A mountain lion tried to enter an Irvine hair salon Tuesday, but was apparently not a welcomed customer.
The creature was spotted around 1:15 p.m. outside the Bishops salon in the Sand Canyon Plaza, in the area of Waterworks Way and Odyssey.
“I just heard commotion outside and I just looked up, and all of sudden, I just see this lion coming out of nowhere,” an employee named Rukkus said.
The mountain lion attempted to enter the shop but the receptionist closed the door just in time, causing the animal to slam up against the glass window and then run away, according to store employees.
“At first, I thought it was a robbery or maybe a shooting,” employee Claire Leenerts said, adding that people were yelling. “It was very scary. I’m looking over and I just see it slammed right into our glass.”
The mountain lion is a two-year-old male, according to Irvine Police Department Sgt. Karie Davies.
The lion was eventually captured, sedated and taken to a veterinarian for evaluation, Davies said. He will be released in the near future, police added.
“We are not lion, we had a purr-ty scary situation on our paws today,” Irvine Police said on Instagram. “As our claw-enforcement officers arrived, the lion ran towards the shopping center nearly causing a fur-enzy as it is uncommon for a mountain lion to be seen in Irvine.”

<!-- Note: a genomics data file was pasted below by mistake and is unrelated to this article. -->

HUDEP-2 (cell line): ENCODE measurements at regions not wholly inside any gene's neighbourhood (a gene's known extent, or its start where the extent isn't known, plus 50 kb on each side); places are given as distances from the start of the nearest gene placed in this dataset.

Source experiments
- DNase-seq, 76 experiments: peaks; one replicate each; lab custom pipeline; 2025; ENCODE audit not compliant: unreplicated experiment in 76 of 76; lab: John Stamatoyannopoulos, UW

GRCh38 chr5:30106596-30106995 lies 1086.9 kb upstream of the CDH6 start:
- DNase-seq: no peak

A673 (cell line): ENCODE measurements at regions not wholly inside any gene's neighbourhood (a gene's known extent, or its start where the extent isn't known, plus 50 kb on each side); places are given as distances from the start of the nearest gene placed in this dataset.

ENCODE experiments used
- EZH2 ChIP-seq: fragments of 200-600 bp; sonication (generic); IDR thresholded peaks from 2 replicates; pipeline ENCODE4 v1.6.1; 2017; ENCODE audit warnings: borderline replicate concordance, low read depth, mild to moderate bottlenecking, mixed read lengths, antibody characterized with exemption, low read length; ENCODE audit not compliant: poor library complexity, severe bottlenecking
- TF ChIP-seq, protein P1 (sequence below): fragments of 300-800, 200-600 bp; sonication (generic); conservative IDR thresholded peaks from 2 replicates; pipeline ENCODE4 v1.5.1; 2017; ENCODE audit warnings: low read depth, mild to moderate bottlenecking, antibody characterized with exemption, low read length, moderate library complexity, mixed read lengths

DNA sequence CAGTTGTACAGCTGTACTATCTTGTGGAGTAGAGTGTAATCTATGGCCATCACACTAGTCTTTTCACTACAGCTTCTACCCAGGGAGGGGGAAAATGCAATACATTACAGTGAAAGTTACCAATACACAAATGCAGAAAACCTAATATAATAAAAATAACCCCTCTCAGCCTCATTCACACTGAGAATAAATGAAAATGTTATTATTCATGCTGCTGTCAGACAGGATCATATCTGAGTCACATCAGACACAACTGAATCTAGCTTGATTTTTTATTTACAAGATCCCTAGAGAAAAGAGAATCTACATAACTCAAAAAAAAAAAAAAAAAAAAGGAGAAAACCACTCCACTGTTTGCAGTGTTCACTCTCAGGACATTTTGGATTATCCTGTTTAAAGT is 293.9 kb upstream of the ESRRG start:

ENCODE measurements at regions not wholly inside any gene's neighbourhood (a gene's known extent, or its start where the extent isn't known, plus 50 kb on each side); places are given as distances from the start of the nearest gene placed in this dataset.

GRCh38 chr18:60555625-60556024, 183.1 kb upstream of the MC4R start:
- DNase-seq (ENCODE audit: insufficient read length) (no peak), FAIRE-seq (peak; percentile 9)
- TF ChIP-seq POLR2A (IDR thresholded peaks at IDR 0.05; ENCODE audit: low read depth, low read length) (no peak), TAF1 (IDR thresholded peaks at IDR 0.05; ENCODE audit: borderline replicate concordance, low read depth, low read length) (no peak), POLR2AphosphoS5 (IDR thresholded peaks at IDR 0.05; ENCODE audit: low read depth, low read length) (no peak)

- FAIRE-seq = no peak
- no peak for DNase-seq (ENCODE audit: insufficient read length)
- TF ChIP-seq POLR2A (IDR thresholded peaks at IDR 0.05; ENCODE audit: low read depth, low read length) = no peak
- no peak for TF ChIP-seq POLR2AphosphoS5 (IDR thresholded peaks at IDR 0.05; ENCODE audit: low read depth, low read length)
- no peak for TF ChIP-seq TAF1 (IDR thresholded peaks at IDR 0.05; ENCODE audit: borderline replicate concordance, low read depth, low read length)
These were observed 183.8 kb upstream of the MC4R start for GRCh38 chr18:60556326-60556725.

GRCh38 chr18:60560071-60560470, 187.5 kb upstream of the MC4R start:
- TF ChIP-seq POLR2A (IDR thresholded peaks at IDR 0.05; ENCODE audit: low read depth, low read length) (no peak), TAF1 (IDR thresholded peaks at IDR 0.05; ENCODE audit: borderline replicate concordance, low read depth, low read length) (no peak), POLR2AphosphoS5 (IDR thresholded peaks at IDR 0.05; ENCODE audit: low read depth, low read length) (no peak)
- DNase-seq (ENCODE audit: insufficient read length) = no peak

“Thankfully our officers are not scaredy cats and purr-sued the big kitty into a business area,” police continued, adding that officers backed off and gave the animal space while they gathered resources.
The spotting comes just days after Lake Mission Viejo residents woke up to another big mountain lion walking around in their yard and then going for a leisurely dip in the lake.
In recent years, there have been increasing interactions between people and mountain lions, according to the California Department of Fish and Wildlife.
People are advised not to crouch down or run away if they come face-to-face with a mountain lion, according to animal services.
Mountain lions are solitary and elusive, and typically avoid people by nature.
It’s not known why mountain lions venture out to neighborhoods, but wildlife experts say that as the human population expands into mountain lion habitat, there will be more frequent sightings.
The agency offers this advice to any Californian who encounters a mountain lion:
- Never approach a mountain lion. Give them an escape route.
- Do not run. Stay calm. Do not turn your back. Face the animal, make noise and try to look bigger.
- Do not crouch down or bend over.